Tuesday, April 10, 2012

My Relationship With Madonna

Here's the thing: I am a Madonna stan. My relationship with her as a musician has been long and complicated. I remember loving her as a kid, replaying my casette single of "Take A Bow" and stealing my sisters' Madonna albums to listen to. Obviously, as a little boy, Madonna was not the look. Especially where I lived, it was either hard rock or rappers for guys my age. That was all it was okay to listen to. Not that I wasn't already being called a faggot by the 6th grade repeatedly...but I had wormed my way into the popular guys' group anyway by being just different enough to be interesting and being relatively okay at sports, and I certainly wasn't going to give up that victory by singing Like A Prayer in the halls. Especially not in a Catholic school.

But I still remember making sure I was in my room every night as a 13 year old in case Frozen came on the radio. It was my favorite song for years. What was shitty was that unlike Britney, Christina and JLo...I couldn't even act like I watched Madonna's videos because she was "hot." Even then, Madonna was getting a bit old. Even then she was having one unlikely comeback after another, and was being deemed irrelevant for the younger, hipper pop princesses. Even then, every triumph was asserted as a last hurrah.

Still, I kept with her. It didn't matter that I had to like her clandestinely. Being shocked and excited watching her "Bedtime Stories" era. Having Evita captivate me as the first musical I truly loved. I would do my homework while listening to "Ray Of Light" on repeat. I would play video games to "Music." I tried and tried but lost a little bit of touch with her during her radical "American Life" days but fell in love all over again when "Confessions On A Dance Floor" was released. Of course, by then I had come out as gay and it was not only okay to like Madonna...it seemed expected!

And she certainly made it pretty easy, didn't she? Surviving scandal after scandal, only to come out of the end even stronger. Outliving and outdoing all of her competitors of the past. From Cyndi Lauper to Debbie Gibson, Michael Jackson to Janet Jackson, Mariah Carey to Christina Aguilera, Paula Abdul to Britney Spears. She has remained either more relevant or more successful than every pop star in her way. It doesn't really matter that Michael was more successful at one point or that Whitney was more talented or that Britney had more initial success...because in the end Madonna is the only one who has truly endured.

Reaching records that legends like Elvis, ABBA, Barbra Streisand, and The Beatles have set, and continuing to pass them, Madonna's sales and records broken are almost unparalleled. She has had arguably the biggest pop culture presence of any female in modern history. And all of this while being wildly controversial and risky in ways that have ended others' careers. It's hard not to root for a survivor.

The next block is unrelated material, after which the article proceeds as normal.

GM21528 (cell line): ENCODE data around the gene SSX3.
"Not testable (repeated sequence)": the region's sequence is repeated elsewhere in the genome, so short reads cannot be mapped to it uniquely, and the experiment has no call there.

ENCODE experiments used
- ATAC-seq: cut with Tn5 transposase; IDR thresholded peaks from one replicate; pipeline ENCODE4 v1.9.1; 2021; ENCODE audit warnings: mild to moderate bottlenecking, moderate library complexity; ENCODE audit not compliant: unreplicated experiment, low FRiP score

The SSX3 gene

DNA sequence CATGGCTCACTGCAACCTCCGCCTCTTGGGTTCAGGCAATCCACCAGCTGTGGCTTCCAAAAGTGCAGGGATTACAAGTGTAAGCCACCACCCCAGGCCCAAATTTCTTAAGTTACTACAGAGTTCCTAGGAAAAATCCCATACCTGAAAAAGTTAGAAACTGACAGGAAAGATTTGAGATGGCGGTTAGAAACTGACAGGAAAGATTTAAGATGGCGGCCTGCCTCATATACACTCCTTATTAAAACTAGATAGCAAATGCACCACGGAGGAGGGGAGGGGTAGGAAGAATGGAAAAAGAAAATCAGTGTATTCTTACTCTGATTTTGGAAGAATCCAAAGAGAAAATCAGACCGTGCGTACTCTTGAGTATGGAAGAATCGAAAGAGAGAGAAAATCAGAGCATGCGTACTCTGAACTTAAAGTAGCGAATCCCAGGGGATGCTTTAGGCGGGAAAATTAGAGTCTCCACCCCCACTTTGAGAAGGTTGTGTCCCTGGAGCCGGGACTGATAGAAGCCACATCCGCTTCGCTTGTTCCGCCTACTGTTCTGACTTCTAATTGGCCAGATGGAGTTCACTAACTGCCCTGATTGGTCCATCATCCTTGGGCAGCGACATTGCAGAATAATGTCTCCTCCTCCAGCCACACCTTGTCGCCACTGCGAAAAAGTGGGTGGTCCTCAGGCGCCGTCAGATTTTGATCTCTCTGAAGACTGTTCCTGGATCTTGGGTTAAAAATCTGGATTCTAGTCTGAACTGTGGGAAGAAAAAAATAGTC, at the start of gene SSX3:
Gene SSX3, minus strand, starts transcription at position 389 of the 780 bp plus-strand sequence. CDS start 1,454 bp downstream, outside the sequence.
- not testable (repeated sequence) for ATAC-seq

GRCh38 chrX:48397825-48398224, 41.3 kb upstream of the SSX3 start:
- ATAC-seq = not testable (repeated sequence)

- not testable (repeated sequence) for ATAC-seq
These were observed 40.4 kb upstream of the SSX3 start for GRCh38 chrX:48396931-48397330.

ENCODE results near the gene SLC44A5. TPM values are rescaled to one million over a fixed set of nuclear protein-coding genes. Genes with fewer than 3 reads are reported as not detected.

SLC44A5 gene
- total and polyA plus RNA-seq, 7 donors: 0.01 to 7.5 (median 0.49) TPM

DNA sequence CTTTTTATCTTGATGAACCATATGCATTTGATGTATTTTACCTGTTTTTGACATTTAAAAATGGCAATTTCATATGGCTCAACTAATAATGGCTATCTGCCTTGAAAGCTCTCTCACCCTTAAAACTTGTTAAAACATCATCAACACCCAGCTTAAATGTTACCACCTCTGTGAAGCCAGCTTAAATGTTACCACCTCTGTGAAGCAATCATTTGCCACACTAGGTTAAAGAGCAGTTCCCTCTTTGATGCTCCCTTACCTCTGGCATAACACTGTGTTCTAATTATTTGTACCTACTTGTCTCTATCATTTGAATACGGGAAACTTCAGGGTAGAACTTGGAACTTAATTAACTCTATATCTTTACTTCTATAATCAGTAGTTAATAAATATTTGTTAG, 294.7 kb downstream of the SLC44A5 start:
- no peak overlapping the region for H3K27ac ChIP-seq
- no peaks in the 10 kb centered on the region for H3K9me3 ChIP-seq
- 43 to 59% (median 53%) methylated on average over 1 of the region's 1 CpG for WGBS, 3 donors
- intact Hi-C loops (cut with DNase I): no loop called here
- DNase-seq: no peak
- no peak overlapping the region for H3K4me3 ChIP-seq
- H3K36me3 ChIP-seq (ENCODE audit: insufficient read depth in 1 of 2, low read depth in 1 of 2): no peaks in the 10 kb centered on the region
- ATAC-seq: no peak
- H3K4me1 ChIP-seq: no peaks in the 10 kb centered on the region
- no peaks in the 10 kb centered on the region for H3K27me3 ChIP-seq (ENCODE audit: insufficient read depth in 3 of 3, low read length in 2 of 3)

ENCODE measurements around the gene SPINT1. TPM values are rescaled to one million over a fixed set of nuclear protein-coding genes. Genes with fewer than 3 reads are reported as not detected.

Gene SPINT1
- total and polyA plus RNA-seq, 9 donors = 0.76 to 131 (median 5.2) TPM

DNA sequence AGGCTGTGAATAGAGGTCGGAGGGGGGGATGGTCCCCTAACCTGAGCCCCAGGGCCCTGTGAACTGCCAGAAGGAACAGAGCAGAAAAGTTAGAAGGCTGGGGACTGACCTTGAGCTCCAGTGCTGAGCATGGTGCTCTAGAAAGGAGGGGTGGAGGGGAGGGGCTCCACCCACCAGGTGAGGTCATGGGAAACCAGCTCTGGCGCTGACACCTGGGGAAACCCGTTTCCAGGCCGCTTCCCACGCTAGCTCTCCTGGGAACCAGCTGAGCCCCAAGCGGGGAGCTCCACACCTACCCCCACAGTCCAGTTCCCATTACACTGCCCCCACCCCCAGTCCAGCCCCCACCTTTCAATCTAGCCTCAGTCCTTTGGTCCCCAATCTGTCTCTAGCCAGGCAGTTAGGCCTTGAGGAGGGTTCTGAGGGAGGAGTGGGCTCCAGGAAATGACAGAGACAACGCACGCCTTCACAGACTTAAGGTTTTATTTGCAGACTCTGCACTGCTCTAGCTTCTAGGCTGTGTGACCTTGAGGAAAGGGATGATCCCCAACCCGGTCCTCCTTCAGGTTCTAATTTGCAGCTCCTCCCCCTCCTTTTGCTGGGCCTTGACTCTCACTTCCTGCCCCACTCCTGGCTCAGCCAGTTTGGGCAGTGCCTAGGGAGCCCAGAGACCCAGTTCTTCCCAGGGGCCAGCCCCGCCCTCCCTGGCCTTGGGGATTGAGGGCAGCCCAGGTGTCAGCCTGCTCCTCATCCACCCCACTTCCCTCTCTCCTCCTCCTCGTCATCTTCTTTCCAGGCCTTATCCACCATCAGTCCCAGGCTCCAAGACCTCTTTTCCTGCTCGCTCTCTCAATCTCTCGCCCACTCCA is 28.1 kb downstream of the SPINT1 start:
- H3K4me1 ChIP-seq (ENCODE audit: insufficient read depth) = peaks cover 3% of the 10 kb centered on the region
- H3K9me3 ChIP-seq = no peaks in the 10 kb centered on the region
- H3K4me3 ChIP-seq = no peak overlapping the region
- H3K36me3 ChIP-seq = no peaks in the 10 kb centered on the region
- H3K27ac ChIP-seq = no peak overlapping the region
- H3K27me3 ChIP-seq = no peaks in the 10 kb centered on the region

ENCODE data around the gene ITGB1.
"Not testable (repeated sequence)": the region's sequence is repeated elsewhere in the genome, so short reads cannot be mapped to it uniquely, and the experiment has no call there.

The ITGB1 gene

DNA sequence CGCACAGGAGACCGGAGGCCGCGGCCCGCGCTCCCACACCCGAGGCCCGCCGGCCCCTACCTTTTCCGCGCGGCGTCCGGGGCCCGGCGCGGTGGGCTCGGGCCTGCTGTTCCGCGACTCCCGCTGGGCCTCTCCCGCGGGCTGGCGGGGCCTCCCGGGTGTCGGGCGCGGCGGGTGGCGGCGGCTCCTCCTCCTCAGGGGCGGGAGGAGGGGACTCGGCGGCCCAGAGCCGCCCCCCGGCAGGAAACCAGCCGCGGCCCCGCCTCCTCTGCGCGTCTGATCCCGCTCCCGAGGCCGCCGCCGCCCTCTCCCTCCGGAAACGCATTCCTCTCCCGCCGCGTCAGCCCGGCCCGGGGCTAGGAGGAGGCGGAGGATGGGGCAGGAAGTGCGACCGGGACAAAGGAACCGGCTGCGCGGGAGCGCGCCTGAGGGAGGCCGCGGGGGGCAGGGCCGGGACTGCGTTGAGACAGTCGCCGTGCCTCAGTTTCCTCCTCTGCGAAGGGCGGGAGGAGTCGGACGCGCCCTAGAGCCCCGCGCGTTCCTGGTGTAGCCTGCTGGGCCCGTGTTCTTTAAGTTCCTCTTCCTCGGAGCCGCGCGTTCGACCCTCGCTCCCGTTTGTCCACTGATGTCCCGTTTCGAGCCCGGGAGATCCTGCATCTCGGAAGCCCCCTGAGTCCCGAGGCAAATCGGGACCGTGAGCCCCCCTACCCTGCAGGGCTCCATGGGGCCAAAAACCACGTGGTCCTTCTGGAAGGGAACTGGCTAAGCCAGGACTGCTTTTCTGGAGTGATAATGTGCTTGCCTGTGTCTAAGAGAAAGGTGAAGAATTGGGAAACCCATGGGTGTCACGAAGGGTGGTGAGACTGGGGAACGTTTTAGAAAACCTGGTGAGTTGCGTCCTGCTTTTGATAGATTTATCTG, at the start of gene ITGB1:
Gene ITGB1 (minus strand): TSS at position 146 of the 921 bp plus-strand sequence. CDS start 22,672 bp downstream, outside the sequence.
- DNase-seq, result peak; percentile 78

So, what has happened? Even as I slowly started to accept that as an aging dance artist with a history of subversive behavior and shock tactics that the mainstream may lose touch with her a bit, I just thought it was expected that as long as she continued to churn out strong dance music that nostalgic females, gay men and dance enthusiasts of the younger generations would continue to respect and enjoy Madonna. Every new generation of pop stars certainly do. Justin Timberlake, Kanye West, Britney Spears, Nicki Minaj...just a short list of those who have worked with Madonna and raved about what an experience it was. Beyonce, Lady GaGa and other pop queens have all openly talked about how Madonna's career and music helped shape the artist they are.

So, as we go forward into Madonna's 12th studio album, "MDNA"...I feel disheartened by the amount of disdain and apathy when it comes to our Queen of Pop. When there was widespread backlash and critical pans for "Hard Candy"...I could at least understand it. The urban-pop-minx image of that album never felt truly authentic. Her reliance on past-their-moment producers Timbaland and Pharell for the sound and her work with Justin Timberlake and Kanye West for the cool factor didn't just feel inappropriate...it felt dated. While I maintain that there are more than a few stellar moments on that album, I could at least sympathize with the haters.